Figure 1: Housing Price Effects of Physical Risk
Figure 1: Housing Price Effects of Physical Risk

This analysis was done as a complement to a Climate Vulnerability Assessment (CVA) led by the Australian Prudential Regulation Authority (APRA), which was conducted for the five largest banks over 2021 and 2022.[19] Participating banks were provided with a high physical risk and a high transition risk scenario and assessed the implications for themselves and their counterparties using internal models and processes. The CVA results showed that losses on bank lending would increase in the medium-to-long term in both scenarios, but this would not cause severe stress. This was largely because lending losses were concentrated in specific regions and industries that represent only a small proportion of banks’ overall lending exposures.

Do these results mean that we do not need to worry about the impact of climate change on financial stability? Unfortunately, no. These are early exploratory exercises that covered only some aspects of climate risk and were subject to a number of limitations. Firms and policymakers will need new and detailed data, capturing the varying effects of climate change across geographic locations and economic environments. Better reporting of climate risks will help. In addition, understanding climate risks has a forward-looking element, requiring the use of scenarios. More can be done to understand the range of possible outcomes, including looking at the distribution of outcomes as well as the central tendency, using a wider range of models and finding ways to capture second-round or ‘spillover’ effects.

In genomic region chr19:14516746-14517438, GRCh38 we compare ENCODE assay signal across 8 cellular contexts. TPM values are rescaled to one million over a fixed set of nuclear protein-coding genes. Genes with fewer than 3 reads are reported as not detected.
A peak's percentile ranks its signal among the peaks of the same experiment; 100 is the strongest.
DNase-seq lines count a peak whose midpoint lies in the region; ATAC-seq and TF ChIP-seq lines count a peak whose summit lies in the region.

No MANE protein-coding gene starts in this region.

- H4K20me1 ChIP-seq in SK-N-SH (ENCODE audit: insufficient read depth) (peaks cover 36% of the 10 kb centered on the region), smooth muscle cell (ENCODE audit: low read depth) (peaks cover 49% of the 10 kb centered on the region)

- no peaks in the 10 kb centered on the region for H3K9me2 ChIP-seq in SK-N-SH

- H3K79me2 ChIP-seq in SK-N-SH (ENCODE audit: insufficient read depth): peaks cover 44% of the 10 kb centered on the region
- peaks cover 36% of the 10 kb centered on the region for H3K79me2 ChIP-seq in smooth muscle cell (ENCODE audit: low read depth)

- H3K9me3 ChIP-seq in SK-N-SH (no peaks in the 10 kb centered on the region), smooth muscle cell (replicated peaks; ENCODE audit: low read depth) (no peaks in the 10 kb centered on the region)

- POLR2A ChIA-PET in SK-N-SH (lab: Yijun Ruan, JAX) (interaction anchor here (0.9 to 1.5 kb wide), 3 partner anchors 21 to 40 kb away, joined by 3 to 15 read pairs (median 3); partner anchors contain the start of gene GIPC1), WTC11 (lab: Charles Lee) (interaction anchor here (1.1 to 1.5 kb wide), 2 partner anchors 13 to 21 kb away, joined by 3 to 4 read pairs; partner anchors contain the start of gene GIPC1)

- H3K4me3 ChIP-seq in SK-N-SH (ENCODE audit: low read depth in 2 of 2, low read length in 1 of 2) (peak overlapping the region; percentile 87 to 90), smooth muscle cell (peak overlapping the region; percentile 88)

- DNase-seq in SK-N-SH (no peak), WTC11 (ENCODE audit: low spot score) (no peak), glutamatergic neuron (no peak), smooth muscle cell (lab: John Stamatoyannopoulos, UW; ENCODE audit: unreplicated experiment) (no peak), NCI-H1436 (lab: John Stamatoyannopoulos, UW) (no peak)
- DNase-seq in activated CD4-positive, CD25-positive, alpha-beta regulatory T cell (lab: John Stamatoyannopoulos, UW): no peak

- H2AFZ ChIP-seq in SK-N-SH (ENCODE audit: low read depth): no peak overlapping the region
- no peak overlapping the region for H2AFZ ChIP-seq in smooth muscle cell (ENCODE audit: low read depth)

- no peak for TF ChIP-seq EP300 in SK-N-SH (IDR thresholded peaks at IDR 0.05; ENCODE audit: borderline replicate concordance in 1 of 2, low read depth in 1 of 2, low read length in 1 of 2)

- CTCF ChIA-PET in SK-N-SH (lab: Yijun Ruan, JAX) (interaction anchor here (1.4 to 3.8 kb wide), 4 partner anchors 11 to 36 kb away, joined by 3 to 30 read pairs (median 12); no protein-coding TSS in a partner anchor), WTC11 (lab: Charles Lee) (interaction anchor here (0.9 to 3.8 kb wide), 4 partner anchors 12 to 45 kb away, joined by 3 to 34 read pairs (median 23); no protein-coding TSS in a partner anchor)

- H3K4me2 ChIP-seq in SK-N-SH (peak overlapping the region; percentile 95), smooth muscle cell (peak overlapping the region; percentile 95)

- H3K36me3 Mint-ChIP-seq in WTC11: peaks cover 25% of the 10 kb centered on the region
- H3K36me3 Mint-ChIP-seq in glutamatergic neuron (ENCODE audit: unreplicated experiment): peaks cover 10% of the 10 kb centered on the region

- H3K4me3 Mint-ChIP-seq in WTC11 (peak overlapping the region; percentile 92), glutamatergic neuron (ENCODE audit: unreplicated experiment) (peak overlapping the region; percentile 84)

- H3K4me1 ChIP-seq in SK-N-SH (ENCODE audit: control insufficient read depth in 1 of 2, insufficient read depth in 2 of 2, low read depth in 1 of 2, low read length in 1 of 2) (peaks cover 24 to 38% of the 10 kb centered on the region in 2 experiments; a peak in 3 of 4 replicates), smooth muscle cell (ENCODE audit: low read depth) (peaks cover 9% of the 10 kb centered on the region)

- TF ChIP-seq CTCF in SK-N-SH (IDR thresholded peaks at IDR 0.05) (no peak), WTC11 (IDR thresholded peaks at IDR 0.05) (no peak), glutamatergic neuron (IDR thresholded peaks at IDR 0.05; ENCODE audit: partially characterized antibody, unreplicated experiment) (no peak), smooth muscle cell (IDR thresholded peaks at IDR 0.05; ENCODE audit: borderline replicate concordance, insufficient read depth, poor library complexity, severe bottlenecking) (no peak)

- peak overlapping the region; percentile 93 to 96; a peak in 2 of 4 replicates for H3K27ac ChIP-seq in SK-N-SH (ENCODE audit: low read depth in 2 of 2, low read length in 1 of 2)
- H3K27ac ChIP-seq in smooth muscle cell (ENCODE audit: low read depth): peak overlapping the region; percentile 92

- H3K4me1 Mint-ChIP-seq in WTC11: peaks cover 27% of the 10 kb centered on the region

While the early work has focused on banks, other participants in the financial system will also feel the impacts of climate change and require consideration. The insurance sector is of particular interest here. Insurers are most directly affected by climate change because they offer protection to customers against natural disasters. Australian insurance payouts have been rising in real terms over the past few decades (Graph 8). This increase is less apparent when claims are adjusted for the cost of rebuilding and the geographic distribution of population across Australia. However, more frequent or more severe weather events are expected to increase claims on damaged property and other assets.